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SpaceX to Launch US Spy Satellites Using Recycled Falcon Heavy Boosters

The US Space Force is looking to do more heavy lifting for less.

Eric Mack Contributing Editor
Eric Mack has been a CNET contributor since 2011. Eric and his family live 100% energy and water independent on his off-grid compound in the New Mexico desert. Eric uses his passion for writing about energy, renewables, science and climate to bring educational content to life on topics around the solar panel and deregulated energy industries. Eric helps consumers by demystifying solar, battery, renewable energy, energy choice concepts, and also reviews solar installers. Previously, Eric covered space, science, climate change and all things futuristic. His encrypted email for tips is ericcmack@protonmail.com.
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Eric Mack
spacexfalconheavy2

Falcon Heavy takes flight from Florida.

SpaceX

In an effort to literally get more bang for its buck, the US Space Force has given Elon Musk's SpaceX the green light to use recycled rocket boosters for upcoming Falcon Heavy launches of US spy satellites.

Bloomberg reported Thursday that the Pentagon has certified the use of previously flown boosters in the Heavy configuration for sending classified military satellites to space.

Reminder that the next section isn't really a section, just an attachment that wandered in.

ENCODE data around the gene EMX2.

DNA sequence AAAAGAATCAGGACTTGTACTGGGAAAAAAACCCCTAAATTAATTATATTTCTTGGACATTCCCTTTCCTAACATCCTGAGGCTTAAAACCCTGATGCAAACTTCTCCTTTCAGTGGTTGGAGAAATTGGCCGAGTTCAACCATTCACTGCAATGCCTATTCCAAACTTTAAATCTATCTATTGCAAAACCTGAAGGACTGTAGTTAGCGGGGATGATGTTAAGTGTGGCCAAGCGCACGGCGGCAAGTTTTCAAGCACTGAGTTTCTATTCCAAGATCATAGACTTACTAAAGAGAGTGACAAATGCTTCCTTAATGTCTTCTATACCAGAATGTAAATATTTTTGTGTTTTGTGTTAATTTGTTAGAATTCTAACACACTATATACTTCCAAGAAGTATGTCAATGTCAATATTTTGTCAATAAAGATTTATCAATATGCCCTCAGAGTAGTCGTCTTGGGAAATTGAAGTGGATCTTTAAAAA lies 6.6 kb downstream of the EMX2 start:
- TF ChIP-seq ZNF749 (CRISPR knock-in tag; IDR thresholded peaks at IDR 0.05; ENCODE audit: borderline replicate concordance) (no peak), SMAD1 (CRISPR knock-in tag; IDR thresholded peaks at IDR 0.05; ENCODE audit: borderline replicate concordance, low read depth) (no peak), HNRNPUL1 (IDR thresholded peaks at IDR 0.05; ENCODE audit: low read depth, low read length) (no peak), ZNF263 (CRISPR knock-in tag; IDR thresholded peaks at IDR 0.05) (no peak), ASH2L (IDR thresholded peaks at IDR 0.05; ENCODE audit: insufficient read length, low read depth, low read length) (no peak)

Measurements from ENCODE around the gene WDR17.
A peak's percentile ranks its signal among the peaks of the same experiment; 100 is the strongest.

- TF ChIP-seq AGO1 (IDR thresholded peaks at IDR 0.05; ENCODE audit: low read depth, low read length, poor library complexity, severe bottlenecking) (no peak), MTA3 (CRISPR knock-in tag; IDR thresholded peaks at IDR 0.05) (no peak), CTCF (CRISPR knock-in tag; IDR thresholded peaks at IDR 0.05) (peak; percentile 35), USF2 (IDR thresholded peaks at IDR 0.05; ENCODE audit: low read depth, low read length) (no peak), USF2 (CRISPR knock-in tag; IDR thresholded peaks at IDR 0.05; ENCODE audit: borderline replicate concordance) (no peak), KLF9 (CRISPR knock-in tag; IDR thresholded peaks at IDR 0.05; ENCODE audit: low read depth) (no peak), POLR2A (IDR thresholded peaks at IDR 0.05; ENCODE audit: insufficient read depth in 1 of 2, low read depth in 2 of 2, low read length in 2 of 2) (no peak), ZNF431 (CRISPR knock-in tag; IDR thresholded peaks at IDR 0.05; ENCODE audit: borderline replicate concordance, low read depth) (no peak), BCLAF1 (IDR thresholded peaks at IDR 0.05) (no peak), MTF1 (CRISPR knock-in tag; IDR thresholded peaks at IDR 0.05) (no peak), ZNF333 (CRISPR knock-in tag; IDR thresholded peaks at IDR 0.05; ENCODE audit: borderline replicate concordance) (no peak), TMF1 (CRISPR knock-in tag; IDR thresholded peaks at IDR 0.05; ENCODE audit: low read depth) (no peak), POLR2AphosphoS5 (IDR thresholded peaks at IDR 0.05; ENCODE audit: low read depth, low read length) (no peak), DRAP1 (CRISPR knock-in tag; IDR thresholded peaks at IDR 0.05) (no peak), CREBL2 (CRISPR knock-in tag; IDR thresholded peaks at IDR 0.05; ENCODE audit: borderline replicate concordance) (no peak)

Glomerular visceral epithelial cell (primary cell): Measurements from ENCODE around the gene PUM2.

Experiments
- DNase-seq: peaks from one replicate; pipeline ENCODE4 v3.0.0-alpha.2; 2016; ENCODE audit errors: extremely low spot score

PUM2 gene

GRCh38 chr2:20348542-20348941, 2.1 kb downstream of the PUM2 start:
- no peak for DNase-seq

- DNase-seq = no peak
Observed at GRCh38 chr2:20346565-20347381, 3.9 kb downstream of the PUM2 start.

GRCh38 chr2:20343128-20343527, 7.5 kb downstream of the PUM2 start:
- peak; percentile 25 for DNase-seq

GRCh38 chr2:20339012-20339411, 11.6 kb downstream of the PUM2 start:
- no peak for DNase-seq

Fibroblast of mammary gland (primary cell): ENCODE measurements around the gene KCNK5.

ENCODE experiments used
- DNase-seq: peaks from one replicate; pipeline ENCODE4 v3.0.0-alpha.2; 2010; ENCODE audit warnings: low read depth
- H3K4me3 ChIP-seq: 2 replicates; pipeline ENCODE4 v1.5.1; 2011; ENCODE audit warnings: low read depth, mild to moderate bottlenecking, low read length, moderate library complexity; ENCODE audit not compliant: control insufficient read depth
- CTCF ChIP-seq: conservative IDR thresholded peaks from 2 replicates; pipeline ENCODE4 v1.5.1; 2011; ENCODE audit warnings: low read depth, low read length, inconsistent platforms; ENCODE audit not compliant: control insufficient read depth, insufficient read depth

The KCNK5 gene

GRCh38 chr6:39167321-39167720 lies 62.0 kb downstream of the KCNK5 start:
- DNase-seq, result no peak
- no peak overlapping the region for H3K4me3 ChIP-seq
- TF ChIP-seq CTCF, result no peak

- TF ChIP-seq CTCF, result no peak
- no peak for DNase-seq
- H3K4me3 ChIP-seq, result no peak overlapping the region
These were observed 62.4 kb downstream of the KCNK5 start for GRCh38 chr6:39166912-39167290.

The military had previously approved the use of recycled Falcon 9 boosters. Military officials have also touted the savings of the used boosters for launching new GPS satellites. 

A Falcon Heavy is essentially three Falcon 9 boosters strapped together to provide maximum thrust for heavier payloads. There have only been three Heavy launches in total, and the most recent one was in 2019. 

At least four Falcon Heavy launches are on the SpaceX mission manifest right now, including three for the US Space Force. It's expected we could see one or two of those launches by the end of the year. 

SpaceX and the Space Force did not immediately respond to requests for comment.